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Former traditional practitioner helps moving towards the abandonment of female genital cutting in Niger

@UNICEF
© UNICEF/Niger/2008/Bisin
Through UNICEF and the Nigerien Government’s combined efforts for social change, former barber Issa Adamou became aware of the harmful consequences of FGM/C and engaged in sensitising other barbers in the region of Maradi, Niger.

MARADI, Niger, 6 February 2009 – "I was 17 when I got married. I was young and I wouldn’t accept sexual intercourse with my husband. His family was convinced that I was possessed. They decided to take me to the village barber’s to save me from evil spirits", Hinda Atou  recalls.

Today, aged 25, the young woman remembers the intervention she underwent eight years ago: dangouria."I was so terrified that I did not feel the pain during that very moment. But it hurt a lot during the following weeks. And after a while, the pain stopped."   

A traditional practice with harmful consequences

"Dangouria" is a customary practice in Niger whose origin, similarly to other female genital mutilation/cutting (FGM/C) practices, cannot be easily established. "Dangouria" in Haussa language, or "Habizé" in Zarma language, means « cotton seed ».

In many communities, especially in the South-East of the country, dangouria is perceived as a seed which obstructs the new–born’s vagina. In others, it is a membrane which prevents young girls that have married early to have sexual intercourse. In the latter case, the intervention, conducted by traditional barbers, or "wanzams", consists in widening the girl’s vagina. Niger has one of the world’s highest incidence of early marriage: nearly 60 per cent of girls aged 15-19 years are married.

"Very often, « dangouria » is linked with early marriage. The body of a young girl that has married too early is still immature. She therefore often refuses sexual intercourse. For her husband and his family, if the girl refuses, it is because she is frigid, or because she is possessed by evil spirits, and a membrane blocks the access to her vagina. The belief is that by cutting this membrane (the hymen membrane), she can be saved", explains Aïcha Ichié, a mid-wife and a member of the Nigerien Committee on Traditional Practices (CONIPRAT), a partner of UNICEF.

"This intervention is essentially conducted by a traditional barber and often leads to hemorrhage. I have seen many women arrive at the hospital suffering from severe hemorrhage following this type of intervention."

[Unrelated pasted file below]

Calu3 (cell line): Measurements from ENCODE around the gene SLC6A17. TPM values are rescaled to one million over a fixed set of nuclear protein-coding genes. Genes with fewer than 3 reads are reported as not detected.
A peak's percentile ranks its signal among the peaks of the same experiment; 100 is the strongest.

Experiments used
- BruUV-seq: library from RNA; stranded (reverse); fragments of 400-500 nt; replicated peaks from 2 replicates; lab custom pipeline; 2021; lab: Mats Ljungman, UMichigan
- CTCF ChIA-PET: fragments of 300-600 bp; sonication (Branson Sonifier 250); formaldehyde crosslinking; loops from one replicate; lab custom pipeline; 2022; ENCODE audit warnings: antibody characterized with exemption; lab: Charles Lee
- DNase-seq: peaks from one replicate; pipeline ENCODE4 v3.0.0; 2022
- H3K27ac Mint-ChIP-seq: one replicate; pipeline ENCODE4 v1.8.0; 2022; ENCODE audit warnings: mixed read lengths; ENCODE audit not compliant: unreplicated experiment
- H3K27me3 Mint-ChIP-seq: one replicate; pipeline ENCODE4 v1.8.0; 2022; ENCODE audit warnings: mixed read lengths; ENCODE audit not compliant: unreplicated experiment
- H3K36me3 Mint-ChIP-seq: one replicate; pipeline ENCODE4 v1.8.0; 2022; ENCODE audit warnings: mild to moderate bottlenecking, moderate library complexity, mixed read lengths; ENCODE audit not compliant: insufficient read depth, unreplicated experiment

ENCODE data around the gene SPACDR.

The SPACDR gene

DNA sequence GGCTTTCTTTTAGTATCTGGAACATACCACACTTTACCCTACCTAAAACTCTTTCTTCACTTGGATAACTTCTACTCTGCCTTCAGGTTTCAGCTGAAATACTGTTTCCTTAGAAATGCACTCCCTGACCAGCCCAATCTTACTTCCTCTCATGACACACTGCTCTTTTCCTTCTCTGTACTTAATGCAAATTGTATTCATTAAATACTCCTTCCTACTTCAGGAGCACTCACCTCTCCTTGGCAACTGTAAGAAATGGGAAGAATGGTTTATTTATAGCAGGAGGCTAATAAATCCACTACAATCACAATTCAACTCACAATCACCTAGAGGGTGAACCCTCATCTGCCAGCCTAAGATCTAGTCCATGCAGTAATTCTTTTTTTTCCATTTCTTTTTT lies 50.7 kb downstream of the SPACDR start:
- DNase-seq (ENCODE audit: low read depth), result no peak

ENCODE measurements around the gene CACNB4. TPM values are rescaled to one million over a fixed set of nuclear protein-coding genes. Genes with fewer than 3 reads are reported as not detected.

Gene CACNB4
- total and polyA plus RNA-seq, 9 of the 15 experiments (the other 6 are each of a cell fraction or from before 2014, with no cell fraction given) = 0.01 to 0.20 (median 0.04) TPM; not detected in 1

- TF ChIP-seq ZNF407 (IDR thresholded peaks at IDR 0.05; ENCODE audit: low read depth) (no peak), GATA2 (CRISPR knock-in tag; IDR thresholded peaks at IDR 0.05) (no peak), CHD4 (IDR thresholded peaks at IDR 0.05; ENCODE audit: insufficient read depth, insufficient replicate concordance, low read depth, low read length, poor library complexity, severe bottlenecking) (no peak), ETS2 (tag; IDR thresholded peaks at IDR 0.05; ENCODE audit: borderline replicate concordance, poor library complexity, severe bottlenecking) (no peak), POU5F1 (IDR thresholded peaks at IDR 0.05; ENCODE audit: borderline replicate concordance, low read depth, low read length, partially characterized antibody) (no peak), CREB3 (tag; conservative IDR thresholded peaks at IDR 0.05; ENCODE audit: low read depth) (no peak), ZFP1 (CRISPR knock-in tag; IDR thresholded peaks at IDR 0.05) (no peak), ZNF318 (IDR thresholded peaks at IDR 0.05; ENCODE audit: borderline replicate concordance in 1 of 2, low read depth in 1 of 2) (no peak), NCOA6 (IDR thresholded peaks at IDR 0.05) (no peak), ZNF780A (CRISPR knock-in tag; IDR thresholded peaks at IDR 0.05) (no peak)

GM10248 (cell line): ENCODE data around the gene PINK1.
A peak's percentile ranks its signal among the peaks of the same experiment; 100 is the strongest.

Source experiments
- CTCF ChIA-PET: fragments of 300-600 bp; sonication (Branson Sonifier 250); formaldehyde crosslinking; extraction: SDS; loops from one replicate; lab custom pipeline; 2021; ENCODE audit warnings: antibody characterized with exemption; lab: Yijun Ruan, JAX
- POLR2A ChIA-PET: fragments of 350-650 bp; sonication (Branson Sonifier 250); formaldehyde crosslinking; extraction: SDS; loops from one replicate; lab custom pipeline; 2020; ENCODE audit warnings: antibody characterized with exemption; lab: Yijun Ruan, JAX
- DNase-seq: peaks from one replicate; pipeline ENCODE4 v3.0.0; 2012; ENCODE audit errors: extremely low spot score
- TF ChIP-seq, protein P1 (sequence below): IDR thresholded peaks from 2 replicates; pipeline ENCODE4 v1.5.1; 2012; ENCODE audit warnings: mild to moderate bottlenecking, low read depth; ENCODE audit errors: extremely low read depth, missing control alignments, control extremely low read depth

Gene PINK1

Female genital mutilation/cutting (FGM/C) is used to define several practices that consist in removing totally or partially a girl’s external genital organs.  Among other consequences, new-borns, girls and women that have been victims of a mutilation or excision are exposed to significant risks for their health. The practice also increases maternal and child mortality risks.

The forms that are practiced in Niger, in particular in the regions of Tillabery, Niamey, and Diffa, are the clitoridectomy (partial or total removal of the clitoris), excision (removal of the clitoris, with partial or total removal of the small vaginal lips), which are conducted by female traditional practiioner, and dangouria – by traditional barbers. FGM/C is a competitive and well-paid service in some communities; the status of the practitioner in the community and his/her income directly result from the interventions that have been carried out. 
 
A violation of women’s fundamental rights

"Today, I have two children. One of them is a girl. I do not want her to undergo this intervention", says Hinda Atou.
 "Female genital mutilation/cutting is a violation of women’s fundamental rights», says Akhil Iyer, UNICEF Niger Representative. "It is a discriminatory practice that is contrary to the right to equal chances, to health, to the right not to be exposed to traditional practices that are harmful to one’s healths, and to the right to a choice when it comes to reproductive health."

Thanks to joint efforts by the Government, UNICEF Niger, and their partners, the rate of FGM/C among women aged 15 to 49 has decreased by more than half, from 5 per cent in 1998 to 2.2 per cent in 2006. In 2003, the Government passed a law, with UNICEF’s support, to penalize the practice of FGM/C in Niger.

Since 2000, several sensitisation campaigns were conducted within communities, promoting dialogue, in collaboration with traditional and religious chiefs; female traditional practitioners and barbers were identified, sensitised and provided with new knowledge and skills.

To date, 122 female traditional practitioners in more than 40 villages, and hamlets in the regions of Tillabery, Diffa and Niamey have been trained and given new skills.

Issa Adamou, chief of the traditional barbers of the twon of Maradi, is one of the 40 barbers that have been sensitised and have themselves become trainer in the region of Maradi, since 2004.

"I learnt all about the barber trade when I was 20. It was a tradition in my family", Issa Adamou explains. "I do not remember how many dangouria I performed in my whole life, because they even brought me young girls from Nigeria . I never experienced any incident, but I heard of women developing problems many times. I was making a good living with that trade: between 20,000 and 30,000 Francs CFA (about US$ 60) by intervention. But todaythere is a low that forbids this practice, people are aware of it."

"The world has changed. Future generations will no longer be trained in my trade. This is very good."

by Sandra Bisin

 

 

 

 

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